One thing the tutorials don’t emphasize is the Zoopedia: your source of information for every animal in the game. It’s not flashy but it’s arguably your most important asset. It tells you how much land space, climbable height or water an animal needs in an exhibit. It tells you the ideal group size for an animal and the ideal male-to-female ratio. It tells you which terrain an animal prefers and if it benefits from sharing a habitat with other species. This information is vital in keeping your animals happy and is worth researching before you choose the next addition to your zoo.
Fortunately Planet Zoo, like any good simulator, allows you to pause time. In my second zoo-building attempt I spent the first hour on pause, carefully building habitats and checking their size before selecting which animals to put in there. These habitats were simple rectangular spaces, but where Planet Zoo impresses the most are the customization options at your disposal. Rocks, plants, signs, statues and more come in all shapes and sizes and can be placed practically anywhere on the map. Everything can be moved and rotated with 360 degrees of motion, providing a blank 3D canvas for artistic types to run wild. And for the less artistically gifted people like myself, you can steal the best designs from the Planet Zoo Steam Workshop, which is already thriving.
The path creator is decidedly less intuitive. There are still useful adjustments like creating wider pathways to minimize congestion or snapping left or right turns to 90 degrees. Building a path isn’t difficult, but things can get fiddly when connecting buildings or entrances to it, especially if you have a keen eye for symmetry. It’s manageable, but expect to lose a lot of money accidentally placing a pathway or building in the wrong place.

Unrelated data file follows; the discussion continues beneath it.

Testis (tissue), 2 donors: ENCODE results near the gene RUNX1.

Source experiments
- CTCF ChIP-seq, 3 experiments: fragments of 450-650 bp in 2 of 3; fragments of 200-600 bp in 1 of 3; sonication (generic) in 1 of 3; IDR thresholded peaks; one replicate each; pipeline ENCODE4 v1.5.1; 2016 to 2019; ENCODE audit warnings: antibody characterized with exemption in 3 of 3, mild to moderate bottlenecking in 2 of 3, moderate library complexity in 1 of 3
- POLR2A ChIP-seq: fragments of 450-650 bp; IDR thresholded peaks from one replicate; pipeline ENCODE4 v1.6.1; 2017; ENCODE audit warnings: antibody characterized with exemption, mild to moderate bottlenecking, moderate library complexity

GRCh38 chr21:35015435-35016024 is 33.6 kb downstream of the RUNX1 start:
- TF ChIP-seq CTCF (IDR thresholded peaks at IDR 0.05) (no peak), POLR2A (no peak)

After spending three hours building two tiny enclosures, the next level of Career Mode had me take control of a giant African nature reserve with four multi-species exhibits and a transport ride running through each of them. This is when the real scale of Planet Zoo’s customization options hit home, at around the same time my to-do list spiraled out of control. My main objective was simply to finish building the track for the safari ride, but my attention was immediately sent elsewhere because animals were getting sick. Mixed-species habitats are more prone to infection and, despite hiring increasingly more vets and caretakers, it was spreading quicker than I could treat it.
For some players, the level of micro-management needed to keep things ticking over might be overwhelming - particularly when part of Planet Zoo’s charm stems from its excellent presentation. Double-clicking on an animal will enter cinematic mode, allowing you to soak in the game’s beautiful design and impressive animation of all 76 animals. But in the back of your mind, you know that time spent admiring your new Giant Panda is time that should be spent elsewhere. When you exit cinematic mode, you might find that a fence has broken and your herd of American Bison have escaped. It’s a shame Planet Zoo doesn’t allow you any time to sit back, relax and appreciate your work. But I suppose there’s no time off in a real zoo, so why should a proper simulation be any different.